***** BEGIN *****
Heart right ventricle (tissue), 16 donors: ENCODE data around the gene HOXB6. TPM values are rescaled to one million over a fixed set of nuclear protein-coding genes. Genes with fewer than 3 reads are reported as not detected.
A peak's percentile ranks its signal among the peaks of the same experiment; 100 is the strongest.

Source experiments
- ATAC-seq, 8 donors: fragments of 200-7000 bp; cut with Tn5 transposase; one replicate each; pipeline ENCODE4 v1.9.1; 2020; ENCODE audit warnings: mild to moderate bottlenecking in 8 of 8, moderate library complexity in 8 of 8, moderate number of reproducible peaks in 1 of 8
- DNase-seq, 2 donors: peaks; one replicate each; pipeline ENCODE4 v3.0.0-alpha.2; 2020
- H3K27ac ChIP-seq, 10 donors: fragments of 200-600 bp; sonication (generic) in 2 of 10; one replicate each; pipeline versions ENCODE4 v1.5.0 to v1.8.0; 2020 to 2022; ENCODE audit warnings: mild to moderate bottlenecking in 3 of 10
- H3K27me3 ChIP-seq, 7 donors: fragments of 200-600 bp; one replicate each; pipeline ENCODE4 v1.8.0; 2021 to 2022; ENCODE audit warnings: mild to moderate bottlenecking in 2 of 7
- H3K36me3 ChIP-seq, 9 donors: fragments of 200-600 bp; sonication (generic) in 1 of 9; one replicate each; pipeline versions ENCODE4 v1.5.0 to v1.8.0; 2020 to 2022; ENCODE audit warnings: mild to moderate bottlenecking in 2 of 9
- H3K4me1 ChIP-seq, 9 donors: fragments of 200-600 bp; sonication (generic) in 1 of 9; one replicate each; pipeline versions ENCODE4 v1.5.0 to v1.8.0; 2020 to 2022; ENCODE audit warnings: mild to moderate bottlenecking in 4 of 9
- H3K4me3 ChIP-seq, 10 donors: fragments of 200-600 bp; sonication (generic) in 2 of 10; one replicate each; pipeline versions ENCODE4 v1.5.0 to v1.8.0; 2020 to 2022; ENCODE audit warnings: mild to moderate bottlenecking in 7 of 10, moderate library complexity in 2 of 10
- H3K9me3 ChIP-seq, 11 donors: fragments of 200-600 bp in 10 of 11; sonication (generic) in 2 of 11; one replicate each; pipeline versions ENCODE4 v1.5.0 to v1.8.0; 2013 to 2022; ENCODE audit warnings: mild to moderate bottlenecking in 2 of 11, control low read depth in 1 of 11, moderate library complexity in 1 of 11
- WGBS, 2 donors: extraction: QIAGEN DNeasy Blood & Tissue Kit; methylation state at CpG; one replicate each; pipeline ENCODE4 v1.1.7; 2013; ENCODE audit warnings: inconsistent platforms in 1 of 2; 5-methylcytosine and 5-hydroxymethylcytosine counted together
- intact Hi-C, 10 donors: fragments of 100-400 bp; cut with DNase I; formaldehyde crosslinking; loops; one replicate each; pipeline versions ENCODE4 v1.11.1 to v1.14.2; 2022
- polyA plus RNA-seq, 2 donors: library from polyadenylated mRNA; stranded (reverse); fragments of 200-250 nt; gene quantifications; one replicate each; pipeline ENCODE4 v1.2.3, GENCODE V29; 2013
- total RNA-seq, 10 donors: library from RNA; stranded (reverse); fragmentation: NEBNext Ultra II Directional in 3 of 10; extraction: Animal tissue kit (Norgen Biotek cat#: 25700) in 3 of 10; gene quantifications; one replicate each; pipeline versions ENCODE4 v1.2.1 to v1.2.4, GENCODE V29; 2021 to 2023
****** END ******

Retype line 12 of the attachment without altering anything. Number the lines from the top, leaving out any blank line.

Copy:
- WGBS, 2 donors: extraction: QIAGEN DNeasy Blood & Tissue Kit; methylation state at CpG; one replicate each; pipeline ENCODE4 v1.1.7; 2013; ENCODE audit warnings: inconsistent platforms in 1 of 2; 5-methylcytosine and 5-hydroxymethylcytosine counted together